Brazil nuts are not actually nuts. Like horse chestnuts, they are seeds contained in a capsule or pod, which splits apart. True nuts don’t split – the seed and the fruit are one and the same.
The pods contain up to 24 nuts and can weigh up to 1KG. These wooden capsules fall to the ground in the rainy season and are gathered by the collectors.
A Brazil nut is 65 per cent oil. In a packet of muesli full of seeds, nuts and cereal, Brazil nuts always end up on top if you shake the packet; this is called the Brazil nut effect.
Edwin and I had a very moving experience visiting the inspirational association Intercrafts Peru. This co-operative represents over 20 producer groups and 1,400 members. General Manager, Moner Lizana Huaman described the organisation as a family and many of the artisans we met echoed this sentiment. Moner wanted me to pass on his thanks to Shared Interest investors for providing the funding to “change lives”.
We saw how the groups recently approved term loan was being put to good use, funding the construction of a new building. This new office will house 25 staff and will be a base for artisans to meet, share ideas and discuss their future vision.
Whilst visiting Intercrafts we met Ildefolso a jovial man who is responsible for communications. Ildefolso was suffering from kidney failure and attended hospital every other day for dialysis. This vital treatment was only made possible through health insurance received from Intercrafts.
We also travelled to see one of the producer groups “Asociacion Casa Betania”. There we met Emily, a weaver who had worked for the association for seven years. Emily explained that she liked coming to work where she made colourful hats and jumpers for sale. The money she earned meant she could have a better life for her family. As we travelled to our next appointment, through the suburbs of Lima and witnessed the local hardship, it was even more apparent that this co-operative provides a lifeline for the community and really does change lives.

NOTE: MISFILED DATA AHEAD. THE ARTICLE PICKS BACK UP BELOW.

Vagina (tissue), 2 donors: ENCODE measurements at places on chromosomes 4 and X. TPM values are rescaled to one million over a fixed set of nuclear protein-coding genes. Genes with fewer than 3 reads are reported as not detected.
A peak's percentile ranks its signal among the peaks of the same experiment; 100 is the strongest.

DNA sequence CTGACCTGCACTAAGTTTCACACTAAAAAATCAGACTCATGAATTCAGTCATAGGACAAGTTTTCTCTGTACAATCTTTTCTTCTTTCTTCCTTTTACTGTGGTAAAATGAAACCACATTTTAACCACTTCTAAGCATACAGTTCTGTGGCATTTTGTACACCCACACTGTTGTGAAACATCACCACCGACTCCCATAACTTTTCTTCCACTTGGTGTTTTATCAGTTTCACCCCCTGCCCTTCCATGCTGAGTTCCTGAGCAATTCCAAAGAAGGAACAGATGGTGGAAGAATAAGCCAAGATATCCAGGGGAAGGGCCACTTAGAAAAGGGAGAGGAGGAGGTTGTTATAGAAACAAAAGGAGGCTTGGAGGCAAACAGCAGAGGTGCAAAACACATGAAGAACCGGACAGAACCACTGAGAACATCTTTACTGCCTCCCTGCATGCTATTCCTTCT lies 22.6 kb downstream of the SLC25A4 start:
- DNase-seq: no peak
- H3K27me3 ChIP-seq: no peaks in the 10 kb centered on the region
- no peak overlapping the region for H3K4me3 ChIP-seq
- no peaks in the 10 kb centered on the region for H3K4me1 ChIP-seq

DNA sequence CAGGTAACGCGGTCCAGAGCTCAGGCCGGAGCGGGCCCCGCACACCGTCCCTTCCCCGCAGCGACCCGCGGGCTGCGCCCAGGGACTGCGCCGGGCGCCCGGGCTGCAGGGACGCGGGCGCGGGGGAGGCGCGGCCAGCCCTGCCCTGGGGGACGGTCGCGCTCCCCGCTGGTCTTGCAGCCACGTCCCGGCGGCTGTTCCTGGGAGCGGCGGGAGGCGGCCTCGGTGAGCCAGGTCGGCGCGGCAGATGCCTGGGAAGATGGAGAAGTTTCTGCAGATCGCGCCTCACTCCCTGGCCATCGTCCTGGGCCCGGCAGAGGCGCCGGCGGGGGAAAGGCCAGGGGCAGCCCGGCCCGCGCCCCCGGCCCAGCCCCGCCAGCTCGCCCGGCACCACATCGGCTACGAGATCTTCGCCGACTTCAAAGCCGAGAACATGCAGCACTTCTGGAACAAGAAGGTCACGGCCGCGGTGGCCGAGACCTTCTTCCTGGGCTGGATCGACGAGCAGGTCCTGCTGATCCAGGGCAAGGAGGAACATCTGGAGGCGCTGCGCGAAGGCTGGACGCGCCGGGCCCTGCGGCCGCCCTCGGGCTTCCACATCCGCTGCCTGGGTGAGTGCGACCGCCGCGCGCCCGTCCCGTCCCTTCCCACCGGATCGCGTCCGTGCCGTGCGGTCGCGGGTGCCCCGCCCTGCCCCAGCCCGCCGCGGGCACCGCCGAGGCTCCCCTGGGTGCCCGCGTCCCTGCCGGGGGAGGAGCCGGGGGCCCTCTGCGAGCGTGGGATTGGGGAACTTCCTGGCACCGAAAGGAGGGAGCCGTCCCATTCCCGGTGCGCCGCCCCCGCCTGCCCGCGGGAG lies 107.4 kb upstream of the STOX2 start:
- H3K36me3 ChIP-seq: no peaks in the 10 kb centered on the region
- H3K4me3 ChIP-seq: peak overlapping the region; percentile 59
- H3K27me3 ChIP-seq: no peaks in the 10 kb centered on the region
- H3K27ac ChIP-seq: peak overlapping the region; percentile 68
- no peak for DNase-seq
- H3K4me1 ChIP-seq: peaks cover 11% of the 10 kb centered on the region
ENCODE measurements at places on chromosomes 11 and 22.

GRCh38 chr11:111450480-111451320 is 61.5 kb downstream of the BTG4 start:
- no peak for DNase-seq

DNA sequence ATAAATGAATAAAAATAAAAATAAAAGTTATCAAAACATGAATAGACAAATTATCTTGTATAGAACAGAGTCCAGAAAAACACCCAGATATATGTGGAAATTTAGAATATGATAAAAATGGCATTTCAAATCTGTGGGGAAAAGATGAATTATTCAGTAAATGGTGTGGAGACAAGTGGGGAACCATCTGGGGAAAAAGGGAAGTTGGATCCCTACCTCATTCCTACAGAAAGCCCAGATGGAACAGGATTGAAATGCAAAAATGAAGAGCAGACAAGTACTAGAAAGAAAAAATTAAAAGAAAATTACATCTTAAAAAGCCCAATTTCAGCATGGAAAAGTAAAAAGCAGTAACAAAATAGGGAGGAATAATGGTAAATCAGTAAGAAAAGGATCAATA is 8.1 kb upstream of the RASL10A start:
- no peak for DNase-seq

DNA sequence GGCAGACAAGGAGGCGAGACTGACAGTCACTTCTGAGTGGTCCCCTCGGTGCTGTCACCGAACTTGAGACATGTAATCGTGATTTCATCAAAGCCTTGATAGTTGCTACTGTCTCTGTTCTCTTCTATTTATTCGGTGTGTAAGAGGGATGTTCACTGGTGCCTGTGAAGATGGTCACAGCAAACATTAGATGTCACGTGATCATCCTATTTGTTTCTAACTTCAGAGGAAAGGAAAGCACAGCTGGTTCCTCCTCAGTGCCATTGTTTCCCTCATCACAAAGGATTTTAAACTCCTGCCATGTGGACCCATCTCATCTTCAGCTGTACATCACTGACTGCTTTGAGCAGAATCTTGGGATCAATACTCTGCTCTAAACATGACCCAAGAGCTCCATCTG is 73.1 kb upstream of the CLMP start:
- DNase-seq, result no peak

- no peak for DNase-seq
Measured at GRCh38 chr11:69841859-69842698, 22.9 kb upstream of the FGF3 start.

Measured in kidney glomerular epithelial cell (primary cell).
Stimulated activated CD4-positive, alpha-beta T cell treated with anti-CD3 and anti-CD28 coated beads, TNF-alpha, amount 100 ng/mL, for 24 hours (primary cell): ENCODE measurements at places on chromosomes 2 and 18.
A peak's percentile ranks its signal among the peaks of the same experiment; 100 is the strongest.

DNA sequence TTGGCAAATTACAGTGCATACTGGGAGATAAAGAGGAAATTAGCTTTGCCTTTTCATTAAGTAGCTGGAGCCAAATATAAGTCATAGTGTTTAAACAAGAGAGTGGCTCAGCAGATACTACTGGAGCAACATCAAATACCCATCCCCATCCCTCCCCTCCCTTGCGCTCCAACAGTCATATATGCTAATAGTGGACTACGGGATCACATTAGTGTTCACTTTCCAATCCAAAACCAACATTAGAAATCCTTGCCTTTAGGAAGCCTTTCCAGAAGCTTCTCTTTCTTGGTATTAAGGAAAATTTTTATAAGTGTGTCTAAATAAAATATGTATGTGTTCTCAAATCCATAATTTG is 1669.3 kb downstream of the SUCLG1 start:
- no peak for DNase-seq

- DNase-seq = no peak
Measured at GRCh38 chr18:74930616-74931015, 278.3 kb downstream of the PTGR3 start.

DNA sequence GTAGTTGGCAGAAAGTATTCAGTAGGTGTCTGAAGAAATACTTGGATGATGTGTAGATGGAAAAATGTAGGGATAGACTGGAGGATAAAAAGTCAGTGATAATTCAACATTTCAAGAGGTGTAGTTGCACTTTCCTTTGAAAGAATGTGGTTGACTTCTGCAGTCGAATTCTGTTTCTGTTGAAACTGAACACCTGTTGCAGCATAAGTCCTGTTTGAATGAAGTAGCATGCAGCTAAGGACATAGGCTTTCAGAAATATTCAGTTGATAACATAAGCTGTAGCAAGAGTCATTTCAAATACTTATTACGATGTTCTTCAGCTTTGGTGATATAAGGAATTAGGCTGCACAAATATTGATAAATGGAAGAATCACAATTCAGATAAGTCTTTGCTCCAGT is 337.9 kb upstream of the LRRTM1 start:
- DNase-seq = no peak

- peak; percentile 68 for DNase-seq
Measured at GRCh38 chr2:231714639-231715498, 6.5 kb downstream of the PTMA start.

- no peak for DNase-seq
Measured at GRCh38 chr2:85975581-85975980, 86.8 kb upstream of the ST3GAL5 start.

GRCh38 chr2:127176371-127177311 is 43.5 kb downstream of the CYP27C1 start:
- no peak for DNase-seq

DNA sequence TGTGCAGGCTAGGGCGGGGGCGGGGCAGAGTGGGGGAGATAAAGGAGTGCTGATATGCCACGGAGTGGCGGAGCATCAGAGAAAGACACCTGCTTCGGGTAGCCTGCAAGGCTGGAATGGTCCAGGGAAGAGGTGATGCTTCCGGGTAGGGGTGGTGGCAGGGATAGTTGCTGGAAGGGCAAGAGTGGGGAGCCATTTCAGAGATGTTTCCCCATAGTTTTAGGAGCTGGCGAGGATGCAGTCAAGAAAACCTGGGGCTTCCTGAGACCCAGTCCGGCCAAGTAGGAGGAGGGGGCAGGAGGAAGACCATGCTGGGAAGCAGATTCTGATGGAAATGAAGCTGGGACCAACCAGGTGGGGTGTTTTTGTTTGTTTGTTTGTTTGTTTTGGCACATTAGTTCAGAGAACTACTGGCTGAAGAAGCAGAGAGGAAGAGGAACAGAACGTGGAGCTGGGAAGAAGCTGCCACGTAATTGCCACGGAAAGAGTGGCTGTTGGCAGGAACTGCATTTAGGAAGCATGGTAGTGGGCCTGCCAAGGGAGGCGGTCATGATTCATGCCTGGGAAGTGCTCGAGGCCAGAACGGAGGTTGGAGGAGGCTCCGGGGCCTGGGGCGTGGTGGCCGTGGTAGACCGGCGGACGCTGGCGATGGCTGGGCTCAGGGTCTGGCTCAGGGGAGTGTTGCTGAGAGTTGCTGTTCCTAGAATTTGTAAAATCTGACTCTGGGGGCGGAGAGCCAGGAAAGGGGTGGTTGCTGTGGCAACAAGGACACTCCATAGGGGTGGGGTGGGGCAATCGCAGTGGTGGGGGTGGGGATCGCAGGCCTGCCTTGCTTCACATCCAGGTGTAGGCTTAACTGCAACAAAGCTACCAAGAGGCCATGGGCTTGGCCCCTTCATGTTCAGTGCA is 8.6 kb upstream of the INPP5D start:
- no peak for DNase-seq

On Wednesday we left the banana plantations behind to visit Cepicafe to learn more about their Fairtrade coffee, sugar and cocoa exports. When we arrived they were hosting an international conference but Finance Manager, Jose Fernando Reyes Cordova still found the time to show us around their facilities. Cepicafe is a fascinating model that really helps grass roots communities. Farmers are encouraged to work together in associations in order to increase the scale of production and reduce costs. Once the association is large enough they are given assistance and staff to become independent.
Cepicafe exports sugar, coffee, cocoa, marmalade and juice. Shared Interest funds have been particularly helpful in this time of high coffee prices. During our visit we looked at the sugar and coffee processing, before heading out to see the cocoa farms.
Sugar cane needs a lot of sun to grow so the region is perfect. Cepicafe works with 700 sugar producers and by exporting sugar cane they have improved their quality of life and self-esteem significantly. Particular emphasis is placed on training the farmers to reduce their costs and maximise their yields. Working with the farmers has also resulted in big reduction in alcoholism due to the sugar being used for other products and in addition, the increase in price makes alcohol less cost effective to make.